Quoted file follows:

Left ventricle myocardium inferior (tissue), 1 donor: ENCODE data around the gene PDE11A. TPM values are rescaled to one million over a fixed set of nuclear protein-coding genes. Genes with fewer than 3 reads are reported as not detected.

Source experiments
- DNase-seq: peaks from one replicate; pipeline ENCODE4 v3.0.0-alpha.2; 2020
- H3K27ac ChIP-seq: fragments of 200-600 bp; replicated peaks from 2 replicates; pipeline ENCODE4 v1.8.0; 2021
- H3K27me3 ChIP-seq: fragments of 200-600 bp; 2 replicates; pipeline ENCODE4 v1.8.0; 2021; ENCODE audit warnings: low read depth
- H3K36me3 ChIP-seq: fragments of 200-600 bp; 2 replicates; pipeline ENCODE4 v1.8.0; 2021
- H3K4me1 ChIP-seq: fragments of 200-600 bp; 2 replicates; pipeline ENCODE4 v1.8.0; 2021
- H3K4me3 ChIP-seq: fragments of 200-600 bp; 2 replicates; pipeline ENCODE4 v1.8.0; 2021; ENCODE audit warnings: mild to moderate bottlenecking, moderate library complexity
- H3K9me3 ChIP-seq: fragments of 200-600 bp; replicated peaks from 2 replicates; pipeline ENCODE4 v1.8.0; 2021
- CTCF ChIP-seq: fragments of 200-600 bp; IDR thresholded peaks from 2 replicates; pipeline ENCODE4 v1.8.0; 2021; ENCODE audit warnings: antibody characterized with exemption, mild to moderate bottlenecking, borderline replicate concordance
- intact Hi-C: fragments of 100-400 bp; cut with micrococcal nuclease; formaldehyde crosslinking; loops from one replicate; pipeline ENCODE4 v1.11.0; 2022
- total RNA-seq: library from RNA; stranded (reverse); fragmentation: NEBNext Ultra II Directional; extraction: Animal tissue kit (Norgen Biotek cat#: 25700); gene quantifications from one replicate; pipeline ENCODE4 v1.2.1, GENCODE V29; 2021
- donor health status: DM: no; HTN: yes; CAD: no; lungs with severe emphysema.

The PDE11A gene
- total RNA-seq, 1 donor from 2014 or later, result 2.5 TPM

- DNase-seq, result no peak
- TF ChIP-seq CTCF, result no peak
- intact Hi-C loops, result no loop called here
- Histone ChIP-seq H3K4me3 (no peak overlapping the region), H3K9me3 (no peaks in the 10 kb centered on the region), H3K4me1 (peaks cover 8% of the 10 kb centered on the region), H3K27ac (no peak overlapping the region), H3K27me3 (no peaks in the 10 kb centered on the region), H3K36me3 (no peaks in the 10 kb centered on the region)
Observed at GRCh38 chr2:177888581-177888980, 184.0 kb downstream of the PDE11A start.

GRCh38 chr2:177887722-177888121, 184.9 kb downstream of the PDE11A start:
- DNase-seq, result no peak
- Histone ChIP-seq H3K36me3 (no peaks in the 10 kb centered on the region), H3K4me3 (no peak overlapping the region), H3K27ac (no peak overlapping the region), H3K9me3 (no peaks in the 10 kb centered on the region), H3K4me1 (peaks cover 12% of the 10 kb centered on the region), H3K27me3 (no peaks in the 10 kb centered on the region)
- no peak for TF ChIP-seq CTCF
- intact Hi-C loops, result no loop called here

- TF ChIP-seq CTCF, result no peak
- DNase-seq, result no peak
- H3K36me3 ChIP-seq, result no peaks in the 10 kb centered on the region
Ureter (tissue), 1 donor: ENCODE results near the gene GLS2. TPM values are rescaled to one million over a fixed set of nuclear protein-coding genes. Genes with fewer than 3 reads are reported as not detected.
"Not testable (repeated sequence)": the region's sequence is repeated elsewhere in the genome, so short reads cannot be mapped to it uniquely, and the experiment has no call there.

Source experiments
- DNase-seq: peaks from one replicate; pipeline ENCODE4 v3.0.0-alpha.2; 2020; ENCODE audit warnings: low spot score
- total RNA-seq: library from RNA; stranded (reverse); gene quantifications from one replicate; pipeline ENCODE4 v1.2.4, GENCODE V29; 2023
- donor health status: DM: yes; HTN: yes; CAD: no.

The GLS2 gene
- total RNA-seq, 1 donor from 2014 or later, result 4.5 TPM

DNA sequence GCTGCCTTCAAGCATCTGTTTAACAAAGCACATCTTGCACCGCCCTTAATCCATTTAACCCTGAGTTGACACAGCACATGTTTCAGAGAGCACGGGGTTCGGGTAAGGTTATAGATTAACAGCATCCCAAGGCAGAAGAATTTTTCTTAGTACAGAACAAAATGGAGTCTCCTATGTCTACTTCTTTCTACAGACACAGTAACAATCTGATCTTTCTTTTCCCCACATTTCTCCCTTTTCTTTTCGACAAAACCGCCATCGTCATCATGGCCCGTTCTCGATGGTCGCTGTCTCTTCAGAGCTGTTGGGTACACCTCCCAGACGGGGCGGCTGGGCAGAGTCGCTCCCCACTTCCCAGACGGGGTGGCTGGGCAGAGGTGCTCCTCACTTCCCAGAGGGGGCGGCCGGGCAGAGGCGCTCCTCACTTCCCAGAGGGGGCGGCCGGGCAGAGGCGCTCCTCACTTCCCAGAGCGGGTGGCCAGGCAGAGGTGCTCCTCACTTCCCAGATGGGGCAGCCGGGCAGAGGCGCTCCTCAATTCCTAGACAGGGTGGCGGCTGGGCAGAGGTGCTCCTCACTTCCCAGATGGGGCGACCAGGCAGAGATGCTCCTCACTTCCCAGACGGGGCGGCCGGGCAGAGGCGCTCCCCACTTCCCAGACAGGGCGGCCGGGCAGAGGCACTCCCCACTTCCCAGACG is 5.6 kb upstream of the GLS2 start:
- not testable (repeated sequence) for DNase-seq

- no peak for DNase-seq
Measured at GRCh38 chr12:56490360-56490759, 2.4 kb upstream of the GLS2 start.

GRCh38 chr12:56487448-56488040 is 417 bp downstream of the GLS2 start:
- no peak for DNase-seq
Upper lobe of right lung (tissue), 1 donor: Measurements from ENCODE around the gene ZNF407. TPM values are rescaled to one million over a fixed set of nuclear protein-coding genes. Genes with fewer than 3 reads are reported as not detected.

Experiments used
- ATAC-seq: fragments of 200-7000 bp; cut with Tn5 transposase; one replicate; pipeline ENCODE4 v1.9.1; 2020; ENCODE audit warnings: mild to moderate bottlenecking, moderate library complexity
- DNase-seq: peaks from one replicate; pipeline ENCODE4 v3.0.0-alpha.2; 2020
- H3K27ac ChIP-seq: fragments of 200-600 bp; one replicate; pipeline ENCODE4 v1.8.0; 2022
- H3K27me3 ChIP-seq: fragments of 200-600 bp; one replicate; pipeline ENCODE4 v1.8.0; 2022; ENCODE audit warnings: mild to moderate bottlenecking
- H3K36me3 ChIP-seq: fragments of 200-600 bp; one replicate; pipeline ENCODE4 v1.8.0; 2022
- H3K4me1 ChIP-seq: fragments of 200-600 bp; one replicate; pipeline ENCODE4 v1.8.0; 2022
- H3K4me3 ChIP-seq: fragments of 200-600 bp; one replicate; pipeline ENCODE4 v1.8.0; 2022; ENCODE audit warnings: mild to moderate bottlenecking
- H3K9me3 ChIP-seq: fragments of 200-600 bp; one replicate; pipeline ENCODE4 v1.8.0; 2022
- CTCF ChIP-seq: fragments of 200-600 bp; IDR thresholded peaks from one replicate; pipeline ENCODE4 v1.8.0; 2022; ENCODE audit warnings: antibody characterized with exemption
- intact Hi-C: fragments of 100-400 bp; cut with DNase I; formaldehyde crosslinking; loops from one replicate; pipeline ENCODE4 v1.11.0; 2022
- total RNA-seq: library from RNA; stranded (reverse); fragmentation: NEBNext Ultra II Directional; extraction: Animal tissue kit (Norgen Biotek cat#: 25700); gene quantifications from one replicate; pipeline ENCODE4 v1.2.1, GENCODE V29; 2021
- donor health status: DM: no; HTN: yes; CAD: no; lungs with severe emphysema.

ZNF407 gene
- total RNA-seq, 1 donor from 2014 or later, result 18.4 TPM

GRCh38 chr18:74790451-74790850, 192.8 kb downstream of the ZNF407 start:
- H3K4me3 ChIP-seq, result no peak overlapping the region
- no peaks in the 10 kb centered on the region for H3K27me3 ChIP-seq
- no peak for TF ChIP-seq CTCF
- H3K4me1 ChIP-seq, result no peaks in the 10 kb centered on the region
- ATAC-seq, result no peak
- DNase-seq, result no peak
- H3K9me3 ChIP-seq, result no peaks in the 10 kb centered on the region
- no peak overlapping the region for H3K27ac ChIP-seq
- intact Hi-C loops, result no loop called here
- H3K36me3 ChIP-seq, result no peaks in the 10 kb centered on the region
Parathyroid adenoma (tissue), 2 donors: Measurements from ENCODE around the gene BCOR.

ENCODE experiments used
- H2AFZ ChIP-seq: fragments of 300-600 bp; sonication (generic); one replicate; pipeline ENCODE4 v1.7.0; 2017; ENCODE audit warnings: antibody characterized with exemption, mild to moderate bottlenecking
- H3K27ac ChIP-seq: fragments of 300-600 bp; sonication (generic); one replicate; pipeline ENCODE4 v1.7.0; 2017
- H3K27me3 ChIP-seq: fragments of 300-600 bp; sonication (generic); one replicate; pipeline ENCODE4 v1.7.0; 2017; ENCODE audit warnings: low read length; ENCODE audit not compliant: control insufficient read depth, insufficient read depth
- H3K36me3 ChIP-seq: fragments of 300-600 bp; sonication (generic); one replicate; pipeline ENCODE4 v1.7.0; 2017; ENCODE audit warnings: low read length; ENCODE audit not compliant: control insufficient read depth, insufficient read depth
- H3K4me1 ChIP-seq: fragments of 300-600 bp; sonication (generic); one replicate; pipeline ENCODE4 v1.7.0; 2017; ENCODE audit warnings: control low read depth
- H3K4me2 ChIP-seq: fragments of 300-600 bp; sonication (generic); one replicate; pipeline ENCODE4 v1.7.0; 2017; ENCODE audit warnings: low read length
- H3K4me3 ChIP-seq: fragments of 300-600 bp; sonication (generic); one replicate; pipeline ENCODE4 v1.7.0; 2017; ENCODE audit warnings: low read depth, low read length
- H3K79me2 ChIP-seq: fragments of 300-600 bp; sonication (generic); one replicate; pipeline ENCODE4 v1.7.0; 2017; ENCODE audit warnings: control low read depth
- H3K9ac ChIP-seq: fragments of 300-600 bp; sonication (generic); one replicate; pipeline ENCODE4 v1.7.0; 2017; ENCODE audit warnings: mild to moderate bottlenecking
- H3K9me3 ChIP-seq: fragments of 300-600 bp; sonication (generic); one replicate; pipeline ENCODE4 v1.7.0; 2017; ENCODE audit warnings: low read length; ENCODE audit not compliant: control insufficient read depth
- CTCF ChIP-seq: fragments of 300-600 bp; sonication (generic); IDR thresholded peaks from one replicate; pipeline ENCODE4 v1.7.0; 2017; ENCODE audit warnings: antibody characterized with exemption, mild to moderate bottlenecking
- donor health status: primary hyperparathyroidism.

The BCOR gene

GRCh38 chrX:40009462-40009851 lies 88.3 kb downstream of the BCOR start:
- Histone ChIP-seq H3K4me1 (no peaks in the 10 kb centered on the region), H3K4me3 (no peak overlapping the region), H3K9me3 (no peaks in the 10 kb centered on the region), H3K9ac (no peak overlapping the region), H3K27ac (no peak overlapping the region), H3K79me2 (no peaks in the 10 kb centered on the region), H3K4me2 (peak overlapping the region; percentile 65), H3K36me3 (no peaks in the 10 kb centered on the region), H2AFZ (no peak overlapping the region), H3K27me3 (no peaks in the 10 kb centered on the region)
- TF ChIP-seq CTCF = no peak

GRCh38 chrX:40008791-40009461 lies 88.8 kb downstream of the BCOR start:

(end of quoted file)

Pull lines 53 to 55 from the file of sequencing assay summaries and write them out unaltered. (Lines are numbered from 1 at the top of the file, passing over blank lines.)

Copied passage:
- CTCF ChIP-seq: fragments of 200-600 bp; IDR thresholded peaks from one replicate; pipeline ENCODE4 v1.8.0; 2022; ENCODE audit warnings: antibody characterized with exemption
- intact Hi-C: fragments of 100-400 bp; cut with DNase I; formaldehyde crosslinking; loops from one replicate; pipeline ENCODE4 v1.11.0; 2022
- total RNA-seq: library from RNA; stranded (reverse); fragmentation: NEBNext Ultra II Directional; extraction: Animal tissue kit (Norgen Biotek cat#: 25700); gene quantifications from one replicate; pipeline ENCODE4 v1.2.1, GENCODE V29; 2021